Enormous underwater meadows planted in the UK to fight climate change

Seagrass is being planted in Plymouth
Seagrass is being planted in Plymouth   -  Copyright  Getty via Canva
By Doloresz Katanich  with AP

A total of 16,000 seagrass seed bags and 2,200 seedling bags are being planted by the Ocean Conservation Trust to revitalise marine life and tackle climate change in the UK.

After preparing for the project for a whole year, volunteers have just started a 4-year-long project to restore the underwater meadow at Plymouth Sound National Marine Park.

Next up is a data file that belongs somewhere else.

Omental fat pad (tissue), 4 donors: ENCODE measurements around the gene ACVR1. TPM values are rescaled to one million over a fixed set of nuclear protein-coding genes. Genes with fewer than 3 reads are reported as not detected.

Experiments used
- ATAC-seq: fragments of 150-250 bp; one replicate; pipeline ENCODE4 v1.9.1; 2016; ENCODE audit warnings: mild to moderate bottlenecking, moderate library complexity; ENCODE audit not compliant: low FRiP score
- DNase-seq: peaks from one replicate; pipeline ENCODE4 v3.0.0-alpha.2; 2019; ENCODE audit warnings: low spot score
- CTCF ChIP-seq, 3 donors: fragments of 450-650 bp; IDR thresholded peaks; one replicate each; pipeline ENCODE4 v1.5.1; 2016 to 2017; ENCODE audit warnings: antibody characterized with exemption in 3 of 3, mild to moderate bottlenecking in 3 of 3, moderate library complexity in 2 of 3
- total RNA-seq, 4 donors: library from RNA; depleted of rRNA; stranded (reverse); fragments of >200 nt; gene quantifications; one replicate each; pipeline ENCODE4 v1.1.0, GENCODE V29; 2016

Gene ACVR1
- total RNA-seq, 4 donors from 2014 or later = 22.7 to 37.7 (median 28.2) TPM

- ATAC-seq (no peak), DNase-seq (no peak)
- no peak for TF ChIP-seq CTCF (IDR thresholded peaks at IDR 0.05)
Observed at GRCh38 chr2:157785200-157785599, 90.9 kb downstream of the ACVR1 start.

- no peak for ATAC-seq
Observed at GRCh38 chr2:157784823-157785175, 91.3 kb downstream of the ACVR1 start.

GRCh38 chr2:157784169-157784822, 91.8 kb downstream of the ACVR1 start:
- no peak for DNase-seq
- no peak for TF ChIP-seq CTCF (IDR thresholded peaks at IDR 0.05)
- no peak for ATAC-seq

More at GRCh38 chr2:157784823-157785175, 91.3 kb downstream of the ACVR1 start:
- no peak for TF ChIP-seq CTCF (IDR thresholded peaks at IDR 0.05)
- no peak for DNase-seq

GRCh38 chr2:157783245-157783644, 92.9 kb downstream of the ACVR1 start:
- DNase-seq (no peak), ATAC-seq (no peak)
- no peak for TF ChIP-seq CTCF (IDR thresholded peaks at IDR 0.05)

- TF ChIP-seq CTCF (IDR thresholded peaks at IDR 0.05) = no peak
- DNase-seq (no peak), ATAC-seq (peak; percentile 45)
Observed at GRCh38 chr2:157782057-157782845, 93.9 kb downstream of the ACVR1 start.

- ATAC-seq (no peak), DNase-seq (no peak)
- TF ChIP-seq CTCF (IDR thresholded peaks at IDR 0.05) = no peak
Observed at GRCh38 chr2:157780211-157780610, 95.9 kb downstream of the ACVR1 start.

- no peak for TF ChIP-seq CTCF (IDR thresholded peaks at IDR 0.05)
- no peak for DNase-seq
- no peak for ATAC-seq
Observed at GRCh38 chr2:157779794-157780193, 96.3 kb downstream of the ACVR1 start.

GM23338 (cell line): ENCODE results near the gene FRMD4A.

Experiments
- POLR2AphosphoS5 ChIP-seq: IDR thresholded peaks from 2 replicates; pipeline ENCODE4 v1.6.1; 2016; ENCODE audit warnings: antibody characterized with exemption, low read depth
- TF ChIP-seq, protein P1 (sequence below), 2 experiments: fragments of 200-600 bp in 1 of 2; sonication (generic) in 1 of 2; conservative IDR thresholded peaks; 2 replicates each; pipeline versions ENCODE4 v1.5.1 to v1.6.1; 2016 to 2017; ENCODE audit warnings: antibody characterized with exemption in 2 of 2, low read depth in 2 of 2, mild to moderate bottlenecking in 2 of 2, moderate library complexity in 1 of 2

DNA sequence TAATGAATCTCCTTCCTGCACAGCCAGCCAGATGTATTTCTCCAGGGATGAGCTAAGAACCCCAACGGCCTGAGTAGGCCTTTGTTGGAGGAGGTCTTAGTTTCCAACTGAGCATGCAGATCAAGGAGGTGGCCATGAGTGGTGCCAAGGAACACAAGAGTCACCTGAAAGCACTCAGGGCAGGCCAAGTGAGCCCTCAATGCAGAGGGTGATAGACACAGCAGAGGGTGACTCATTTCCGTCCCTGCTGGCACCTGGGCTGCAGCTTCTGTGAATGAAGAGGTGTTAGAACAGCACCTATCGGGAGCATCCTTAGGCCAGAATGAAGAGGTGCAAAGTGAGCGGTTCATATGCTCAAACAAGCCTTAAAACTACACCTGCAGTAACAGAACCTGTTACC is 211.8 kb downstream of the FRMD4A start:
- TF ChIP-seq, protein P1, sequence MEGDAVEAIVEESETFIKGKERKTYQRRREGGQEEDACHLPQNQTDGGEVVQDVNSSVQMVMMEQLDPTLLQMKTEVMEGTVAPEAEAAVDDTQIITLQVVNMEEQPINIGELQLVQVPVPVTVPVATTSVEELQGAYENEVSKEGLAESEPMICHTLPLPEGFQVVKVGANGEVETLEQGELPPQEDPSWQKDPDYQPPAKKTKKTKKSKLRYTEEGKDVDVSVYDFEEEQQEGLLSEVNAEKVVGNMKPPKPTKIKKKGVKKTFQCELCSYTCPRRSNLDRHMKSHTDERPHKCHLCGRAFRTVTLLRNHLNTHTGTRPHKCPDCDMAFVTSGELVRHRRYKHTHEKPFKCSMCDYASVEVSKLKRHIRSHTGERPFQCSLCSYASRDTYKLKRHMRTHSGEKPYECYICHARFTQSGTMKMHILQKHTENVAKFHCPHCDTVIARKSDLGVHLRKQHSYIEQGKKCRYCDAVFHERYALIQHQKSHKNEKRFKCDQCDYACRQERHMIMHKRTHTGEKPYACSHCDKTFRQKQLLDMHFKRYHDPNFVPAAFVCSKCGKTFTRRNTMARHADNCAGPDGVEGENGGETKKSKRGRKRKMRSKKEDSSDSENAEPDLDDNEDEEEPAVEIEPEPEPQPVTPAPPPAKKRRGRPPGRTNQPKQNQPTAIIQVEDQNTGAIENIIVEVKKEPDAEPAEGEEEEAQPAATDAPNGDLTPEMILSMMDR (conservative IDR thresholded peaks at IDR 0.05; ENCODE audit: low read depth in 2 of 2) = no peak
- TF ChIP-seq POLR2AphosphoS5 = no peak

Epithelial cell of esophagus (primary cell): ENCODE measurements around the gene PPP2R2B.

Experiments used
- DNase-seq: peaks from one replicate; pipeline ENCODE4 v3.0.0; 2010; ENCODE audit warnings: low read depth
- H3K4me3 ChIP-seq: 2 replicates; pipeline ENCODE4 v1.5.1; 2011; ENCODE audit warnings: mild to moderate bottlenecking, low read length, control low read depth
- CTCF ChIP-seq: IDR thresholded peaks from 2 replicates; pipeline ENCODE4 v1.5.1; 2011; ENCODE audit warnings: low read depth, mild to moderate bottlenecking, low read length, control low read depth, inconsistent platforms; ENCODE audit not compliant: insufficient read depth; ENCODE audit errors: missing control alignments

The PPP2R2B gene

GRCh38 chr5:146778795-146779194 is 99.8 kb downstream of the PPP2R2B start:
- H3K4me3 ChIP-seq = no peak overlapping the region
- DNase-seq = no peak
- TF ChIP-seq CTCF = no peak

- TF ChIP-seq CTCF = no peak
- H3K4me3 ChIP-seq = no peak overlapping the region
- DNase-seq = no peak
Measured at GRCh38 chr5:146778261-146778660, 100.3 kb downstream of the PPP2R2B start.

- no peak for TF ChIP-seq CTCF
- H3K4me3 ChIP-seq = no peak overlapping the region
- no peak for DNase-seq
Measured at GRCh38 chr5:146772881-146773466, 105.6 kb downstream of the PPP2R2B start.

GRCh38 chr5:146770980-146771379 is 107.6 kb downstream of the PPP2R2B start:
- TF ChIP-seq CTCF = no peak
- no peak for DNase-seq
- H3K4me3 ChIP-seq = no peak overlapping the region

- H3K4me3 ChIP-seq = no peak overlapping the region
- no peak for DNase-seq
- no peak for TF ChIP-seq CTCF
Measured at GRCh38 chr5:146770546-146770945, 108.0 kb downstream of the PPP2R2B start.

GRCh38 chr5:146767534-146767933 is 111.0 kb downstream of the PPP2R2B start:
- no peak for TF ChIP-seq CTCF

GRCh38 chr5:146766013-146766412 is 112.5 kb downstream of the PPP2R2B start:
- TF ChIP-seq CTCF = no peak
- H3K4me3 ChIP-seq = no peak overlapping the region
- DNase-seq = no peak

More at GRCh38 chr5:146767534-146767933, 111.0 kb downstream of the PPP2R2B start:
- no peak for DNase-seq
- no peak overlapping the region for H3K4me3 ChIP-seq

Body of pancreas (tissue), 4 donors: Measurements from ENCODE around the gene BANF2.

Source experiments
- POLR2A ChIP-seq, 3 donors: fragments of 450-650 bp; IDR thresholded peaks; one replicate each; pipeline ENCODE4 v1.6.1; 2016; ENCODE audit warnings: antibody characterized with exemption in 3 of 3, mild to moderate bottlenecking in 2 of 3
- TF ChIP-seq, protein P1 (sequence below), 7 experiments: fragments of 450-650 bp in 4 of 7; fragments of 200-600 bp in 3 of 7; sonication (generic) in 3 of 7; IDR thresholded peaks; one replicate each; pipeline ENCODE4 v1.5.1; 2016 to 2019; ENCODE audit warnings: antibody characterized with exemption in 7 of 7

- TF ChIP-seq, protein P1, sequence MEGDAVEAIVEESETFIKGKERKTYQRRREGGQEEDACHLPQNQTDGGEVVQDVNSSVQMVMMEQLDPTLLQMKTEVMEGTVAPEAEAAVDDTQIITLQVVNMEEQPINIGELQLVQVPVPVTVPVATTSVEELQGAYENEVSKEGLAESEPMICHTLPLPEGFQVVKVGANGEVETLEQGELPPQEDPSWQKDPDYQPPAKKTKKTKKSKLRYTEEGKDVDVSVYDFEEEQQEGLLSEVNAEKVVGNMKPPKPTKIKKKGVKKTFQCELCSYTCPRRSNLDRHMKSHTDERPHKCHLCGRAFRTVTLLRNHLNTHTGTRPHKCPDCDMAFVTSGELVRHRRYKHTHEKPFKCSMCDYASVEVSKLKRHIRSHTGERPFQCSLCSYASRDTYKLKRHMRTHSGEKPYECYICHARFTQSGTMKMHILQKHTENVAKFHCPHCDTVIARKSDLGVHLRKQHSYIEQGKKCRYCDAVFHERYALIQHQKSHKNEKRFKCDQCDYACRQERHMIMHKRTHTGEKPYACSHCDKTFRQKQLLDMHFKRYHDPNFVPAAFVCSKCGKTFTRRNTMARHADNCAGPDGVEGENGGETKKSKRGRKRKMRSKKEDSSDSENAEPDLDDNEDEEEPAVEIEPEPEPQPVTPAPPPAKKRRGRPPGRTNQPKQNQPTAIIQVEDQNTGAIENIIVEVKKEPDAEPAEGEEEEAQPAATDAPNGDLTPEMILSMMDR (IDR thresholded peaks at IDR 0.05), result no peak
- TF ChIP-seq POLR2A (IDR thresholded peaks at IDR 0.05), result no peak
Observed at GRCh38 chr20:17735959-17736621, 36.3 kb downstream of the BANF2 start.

According to scientists, seagrass can store 35 times more carbon than rainforests. However, it's estimated 92 per cent of it has been lost in the UK, largely due to pollution and physical disturbance.

Seagrass can harbour up to 40 times more marine life than seabeds without grass, and it also offers coastal protection by forming a buffer against the impact of storms and waves.

The seeds are expected to start to germinate in around three weeks.

That's when it's hoped the seagrass will start to attract sea life and improve the biodiversity of the water.

The four-year project aims to plant a total of eight hectares of seagrass meadows, four hectares in Plymouth Sound and four hectares in the Solent Maritime Special Area of Conservation.

Click on the video above to learn more about the project.